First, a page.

This humble little coffee joint has come a long way. Starbucks started out a strictly as a place selling coffee beans, but it is now a MNC(multi-national company) with 6, 200 stores worldwide, and an estimated 3 stores opening daily. A great example of how globalized Starbucks is that it can now be found in China’s most ancient and historic place: the Forbidden City. Also, we can now see Starbucks in bookstores and even in films, with the recent launch of Starbucks Entertainment.
Starbucks’ titanic rise doesn’t just say something about consumer preferences; it also says something about global society. The corporation’s green and white logo – the mermaid – has come to represent more than Starbucks’ stores; it has become an icon of globalization itself. Starbucks symbolizes the rising role of corporations, service industries and flexible wage schedules.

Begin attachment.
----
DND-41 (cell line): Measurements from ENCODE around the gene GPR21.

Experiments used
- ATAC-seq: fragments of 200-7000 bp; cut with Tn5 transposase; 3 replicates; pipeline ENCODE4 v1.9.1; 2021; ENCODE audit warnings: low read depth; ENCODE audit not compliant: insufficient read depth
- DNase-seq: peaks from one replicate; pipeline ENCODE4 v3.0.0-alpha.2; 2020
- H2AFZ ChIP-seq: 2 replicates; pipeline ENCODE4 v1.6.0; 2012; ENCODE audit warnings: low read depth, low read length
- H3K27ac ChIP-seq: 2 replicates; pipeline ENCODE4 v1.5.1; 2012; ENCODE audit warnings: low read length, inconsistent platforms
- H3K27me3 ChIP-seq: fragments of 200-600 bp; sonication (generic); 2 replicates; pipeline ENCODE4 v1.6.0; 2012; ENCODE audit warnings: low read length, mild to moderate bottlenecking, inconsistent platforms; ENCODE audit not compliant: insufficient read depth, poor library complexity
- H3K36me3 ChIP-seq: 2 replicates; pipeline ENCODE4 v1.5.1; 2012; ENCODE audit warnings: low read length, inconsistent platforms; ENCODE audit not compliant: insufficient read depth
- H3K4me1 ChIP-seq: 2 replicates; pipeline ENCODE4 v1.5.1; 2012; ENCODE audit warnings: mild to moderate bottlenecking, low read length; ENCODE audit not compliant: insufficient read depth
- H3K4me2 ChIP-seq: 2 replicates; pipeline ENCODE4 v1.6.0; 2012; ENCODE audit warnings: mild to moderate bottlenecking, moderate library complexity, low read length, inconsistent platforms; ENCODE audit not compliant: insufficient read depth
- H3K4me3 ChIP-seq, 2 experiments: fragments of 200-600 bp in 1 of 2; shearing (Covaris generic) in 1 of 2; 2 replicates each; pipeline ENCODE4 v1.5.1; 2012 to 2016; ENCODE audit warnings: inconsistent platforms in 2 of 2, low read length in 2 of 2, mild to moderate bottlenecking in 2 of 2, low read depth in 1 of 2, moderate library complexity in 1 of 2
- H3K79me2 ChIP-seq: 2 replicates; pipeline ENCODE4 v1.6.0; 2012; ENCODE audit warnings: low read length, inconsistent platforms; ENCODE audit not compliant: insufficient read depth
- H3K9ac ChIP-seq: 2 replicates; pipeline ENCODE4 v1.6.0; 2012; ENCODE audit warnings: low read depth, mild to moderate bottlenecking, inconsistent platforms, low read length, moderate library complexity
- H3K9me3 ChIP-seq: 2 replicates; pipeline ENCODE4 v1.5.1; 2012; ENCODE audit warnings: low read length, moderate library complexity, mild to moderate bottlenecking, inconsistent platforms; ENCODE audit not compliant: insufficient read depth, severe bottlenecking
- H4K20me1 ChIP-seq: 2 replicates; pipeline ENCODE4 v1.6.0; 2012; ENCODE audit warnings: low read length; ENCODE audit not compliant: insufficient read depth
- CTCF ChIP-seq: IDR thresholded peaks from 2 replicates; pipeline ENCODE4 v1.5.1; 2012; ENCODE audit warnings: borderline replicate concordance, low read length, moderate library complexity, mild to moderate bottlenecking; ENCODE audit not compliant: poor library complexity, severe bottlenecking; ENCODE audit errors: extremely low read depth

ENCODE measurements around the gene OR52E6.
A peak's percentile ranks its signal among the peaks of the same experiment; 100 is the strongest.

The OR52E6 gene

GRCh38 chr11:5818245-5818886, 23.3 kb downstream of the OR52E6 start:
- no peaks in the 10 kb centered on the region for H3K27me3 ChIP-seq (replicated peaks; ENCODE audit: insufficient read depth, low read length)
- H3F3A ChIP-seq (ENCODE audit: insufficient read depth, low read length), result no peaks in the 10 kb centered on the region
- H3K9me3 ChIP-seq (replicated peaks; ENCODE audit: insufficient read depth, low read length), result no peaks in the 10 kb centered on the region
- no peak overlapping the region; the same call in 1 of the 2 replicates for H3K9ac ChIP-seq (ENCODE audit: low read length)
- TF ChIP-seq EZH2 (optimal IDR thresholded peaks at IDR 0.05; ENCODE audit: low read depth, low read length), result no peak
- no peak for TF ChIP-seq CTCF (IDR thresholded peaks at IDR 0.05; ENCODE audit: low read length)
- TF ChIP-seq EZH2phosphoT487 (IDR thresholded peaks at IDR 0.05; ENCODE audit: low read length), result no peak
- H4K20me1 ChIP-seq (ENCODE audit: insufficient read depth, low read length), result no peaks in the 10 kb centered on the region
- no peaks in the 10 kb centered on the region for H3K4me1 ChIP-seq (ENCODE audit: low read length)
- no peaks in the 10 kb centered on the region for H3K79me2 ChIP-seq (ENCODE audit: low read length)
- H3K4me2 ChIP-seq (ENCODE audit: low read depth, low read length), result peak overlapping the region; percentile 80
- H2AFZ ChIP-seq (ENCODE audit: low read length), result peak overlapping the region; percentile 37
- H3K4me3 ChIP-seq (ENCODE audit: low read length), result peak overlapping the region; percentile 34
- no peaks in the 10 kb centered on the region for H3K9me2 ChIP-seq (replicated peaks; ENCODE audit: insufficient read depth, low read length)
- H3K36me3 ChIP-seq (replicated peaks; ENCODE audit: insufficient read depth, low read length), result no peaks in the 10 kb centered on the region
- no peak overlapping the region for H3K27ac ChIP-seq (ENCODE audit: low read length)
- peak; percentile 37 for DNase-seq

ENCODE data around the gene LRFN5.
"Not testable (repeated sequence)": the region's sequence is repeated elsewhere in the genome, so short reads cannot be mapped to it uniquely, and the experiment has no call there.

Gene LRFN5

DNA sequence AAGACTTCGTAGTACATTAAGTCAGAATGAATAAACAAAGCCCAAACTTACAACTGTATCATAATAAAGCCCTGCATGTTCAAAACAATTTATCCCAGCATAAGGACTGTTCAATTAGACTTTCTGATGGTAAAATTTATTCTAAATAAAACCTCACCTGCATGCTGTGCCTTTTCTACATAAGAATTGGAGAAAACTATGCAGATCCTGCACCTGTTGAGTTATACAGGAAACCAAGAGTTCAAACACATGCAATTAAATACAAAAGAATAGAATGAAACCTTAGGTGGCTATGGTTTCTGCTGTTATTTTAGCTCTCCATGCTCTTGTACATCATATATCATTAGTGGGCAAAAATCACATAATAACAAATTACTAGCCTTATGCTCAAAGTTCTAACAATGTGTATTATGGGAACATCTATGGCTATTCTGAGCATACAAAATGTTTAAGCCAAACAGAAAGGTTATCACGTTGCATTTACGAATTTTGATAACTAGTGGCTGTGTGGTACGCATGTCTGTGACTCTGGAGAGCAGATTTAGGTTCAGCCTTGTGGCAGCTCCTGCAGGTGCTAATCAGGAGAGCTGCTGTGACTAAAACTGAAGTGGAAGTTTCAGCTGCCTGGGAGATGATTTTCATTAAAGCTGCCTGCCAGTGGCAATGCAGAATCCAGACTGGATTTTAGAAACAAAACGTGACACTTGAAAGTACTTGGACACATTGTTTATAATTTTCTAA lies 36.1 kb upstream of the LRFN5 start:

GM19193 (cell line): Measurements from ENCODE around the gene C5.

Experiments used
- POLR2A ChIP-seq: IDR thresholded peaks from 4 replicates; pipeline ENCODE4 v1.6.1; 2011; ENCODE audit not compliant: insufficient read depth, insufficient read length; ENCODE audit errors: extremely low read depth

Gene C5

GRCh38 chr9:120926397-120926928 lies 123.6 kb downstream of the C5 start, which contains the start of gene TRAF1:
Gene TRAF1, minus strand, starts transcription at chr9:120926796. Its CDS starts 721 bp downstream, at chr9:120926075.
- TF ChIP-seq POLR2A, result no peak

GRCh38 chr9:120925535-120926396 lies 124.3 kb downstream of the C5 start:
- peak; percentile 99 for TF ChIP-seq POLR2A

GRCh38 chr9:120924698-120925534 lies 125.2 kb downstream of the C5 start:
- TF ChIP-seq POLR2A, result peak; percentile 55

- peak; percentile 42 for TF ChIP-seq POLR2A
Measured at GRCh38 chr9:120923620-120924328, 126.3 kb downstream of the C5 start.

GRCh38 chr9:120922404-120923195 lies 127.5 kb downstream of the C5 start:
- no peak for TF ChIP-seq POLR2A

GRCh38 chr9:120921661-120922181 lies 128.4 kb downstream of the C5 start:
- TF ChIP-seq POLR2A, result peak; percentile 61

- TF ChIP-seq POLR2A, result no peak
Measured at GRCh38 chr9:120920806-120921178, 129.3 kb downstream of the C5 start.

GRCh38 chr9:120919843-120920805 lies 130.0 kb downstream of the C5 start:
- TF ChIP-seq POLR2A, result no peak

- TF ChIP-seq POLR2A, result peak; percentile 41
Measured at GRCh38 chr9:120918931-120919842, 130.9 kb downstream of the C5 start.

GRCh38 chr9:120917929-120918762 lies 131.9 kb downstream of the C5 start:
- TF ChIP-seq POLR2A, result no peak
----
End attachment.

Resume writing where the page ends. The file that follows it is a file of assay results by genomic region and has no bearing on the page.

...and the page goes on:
Now, what makes Starbucks so successful in its bid to become globalized? Firstly, it is the warm feeling of camaraderie among the baristas, waiters and customers alike. Although Starbucks’ coffee is not something to die for, many people patronize its outlets in order to feel accepted by society’s norm. Starbucks is more than a coffee chain, it is a symbol of wealth and affluence, and therefore this is a major factor in its success in globalization.
Another factor is that Starbucks is able to adapt and localize where needed. For example, menus are in the local language, while special beverages and pastries can only be found in certain countries to suit the local taste. The Moka Praline can only be found in France and Spain, while the Marshmallow Mocha is unique to Japan.
Although sources are varied, we can conclude that Starbucks aims to open a few hundred more stores in China alone in the next few years to come, depending on customer response. This is an indication that Starbucks is far from done globalizing the world, and has probably only just begun.